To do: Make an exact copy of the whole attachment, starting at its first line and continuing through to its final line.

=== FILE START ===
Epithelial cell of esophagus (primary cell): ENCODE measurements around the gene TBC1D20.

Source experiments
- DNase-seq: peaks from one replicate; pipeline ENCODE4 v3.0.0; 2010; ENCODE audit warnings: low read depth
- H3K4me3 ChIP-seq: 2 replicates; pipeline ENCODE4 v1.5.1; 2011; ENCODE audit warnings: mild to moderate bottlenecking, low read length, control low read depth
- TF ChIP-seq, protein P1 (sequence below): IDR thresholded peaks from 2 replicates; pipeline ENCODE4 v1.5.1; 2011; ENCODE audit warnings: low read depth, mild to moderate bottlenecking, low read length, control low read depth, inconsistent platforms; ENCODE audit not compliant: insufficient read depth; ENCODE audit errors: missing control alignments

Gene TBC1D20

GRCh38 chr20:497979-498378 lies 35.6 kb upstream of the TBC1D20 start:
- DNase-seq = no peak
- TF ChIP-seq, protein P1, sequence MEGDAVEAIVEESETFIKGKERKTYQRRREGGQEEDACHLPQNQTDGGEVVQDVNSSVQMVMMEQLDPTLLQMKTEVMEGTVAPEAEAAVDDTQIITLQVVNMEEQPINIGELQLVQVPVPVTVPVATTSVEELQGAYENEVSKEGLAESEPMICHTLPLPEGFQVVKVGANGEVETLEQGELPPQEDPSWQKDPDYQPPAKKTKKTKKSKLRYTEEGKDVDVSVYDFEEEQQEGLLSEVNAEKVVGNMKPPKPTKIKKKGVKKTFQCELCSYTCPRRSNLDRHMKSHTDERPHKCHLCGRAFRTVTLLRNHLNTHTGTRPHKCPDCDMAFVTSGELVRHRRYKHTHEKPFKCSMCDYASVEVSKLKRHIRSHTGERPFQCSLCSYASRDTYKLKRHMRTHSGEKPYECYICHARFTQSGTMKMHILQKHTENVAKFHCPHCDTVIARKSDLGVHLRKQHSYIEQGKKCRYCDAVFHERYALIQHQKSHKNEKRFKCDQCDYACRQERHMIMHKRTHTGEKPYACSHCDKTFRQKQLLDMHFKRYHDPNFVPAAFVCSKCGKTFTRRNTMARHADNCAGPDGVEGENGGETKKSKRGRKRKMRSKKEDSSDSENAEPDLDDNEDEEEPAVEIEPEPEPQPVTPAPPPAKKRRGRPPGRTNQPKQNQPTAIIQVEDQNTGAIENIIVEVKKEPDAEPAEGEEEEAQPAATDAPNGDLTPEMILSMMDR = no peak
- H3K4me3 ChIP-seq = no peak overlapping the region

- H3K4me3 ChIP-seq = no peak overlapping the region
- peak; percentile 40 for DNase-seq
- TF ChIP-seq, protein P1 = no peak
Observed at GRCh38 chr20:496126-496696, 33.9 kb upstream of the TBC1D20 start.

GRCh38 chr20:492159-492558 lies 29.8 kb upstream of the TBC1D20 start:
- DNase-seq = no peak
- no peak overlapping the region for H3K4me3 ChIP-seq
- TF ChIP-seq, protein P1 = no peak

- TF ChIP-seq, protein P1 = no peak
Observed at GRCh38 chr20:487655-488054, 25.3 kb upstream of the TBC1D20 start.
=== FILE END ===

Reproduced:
Epithelial cell of esophagus (primary cell): ENCODE measurements around the gene TBC1D20.

Source experiments
- DNase-seq: peaks from one replicate; pipeline ENCODE4 v3.0.0; 2010; ENCODE audit warnings: low read depth
- H3K4me3 ChIP-seq: 2 replicates; pipeline ENCODE4 v1.5.1; 2011; ENCODE audit warnings: mild to moderate bottlenecking, low read length, control low read depth
- TF ChIP-seq, protein P1 (sequence below): IDR thresholded peaks from 2 replicates; pipeline ENCODE4 v1.5.1; 2011; ENCODE audit warnings: low read depth, mild to moderate bottlenecking, low read length, control low read depth, inconsistent platforms; ENCODE audit not compliant: insufficient read depth; ENCODE audit errors: missing control alignments

Gene TBC1D20

GRCh38 chr20:497979-498378 lies 35.6 kb upstream of the TBC1D20 start:
- DNase-seq = no peak
- TF ChIP-seq, protein P1, sequence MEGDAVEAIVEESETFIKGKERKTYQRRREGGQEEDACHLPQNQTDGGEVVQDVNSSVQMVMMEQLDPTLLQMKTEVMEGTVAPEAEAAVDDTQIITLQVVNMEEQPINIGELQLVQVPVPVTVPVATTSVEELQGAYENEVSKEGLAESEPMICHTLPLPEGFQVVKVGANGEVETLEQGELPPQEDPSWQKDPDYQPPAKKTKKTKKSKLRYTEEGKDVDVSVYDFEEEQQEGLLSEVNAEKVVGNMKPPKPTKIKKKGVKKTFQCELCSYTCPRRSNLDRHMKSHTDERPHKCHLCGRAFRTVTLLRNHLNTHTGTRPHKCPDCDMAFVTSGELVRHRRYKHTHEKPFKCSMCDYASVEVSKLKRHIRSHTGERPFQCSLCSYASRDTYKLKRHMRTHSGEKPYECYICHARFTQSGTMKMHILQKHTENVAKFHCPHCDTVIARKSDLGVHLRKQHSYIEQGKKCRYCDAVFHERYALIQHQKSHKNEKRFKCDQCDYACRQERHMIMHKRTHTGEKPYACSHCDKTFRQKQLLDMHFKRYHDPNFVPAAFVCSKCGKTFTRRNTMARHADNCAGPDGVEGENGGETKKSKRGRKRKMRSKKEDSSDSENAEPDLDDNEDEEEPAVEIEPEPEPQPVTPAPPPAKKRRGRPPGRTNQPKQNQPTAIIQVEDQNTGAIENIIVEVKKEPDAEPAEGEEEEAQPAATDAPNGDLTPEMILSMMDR = no peak
- H3K4me3 ChIP-seq = no peak overlapping the region

- H3K4me3 ChIP-seq = no peak overlapping the region
- peak; percentile 40 for DNase-seq
- TF ChIP-seq, protein P1 = no peak
Observed at GRCh38 chr20:496126-496696, 33.9 kb upstream of the TBC1D20 start.

GRCh38 chr20:492159-492558 lies 29.8 kb upstream of the TBC1D20 start:
- DNase-seq = no peak
- no peak overlapping the region for H3K4me3 ChIP-seq
- TF ChIP-seq, protein P1 = no peak

- TF ChIP-seq, protein P1 = no peak
Observed at GRCh38 chr20:487655-488054, 25.3 kb upstream of the TBC1D20 start.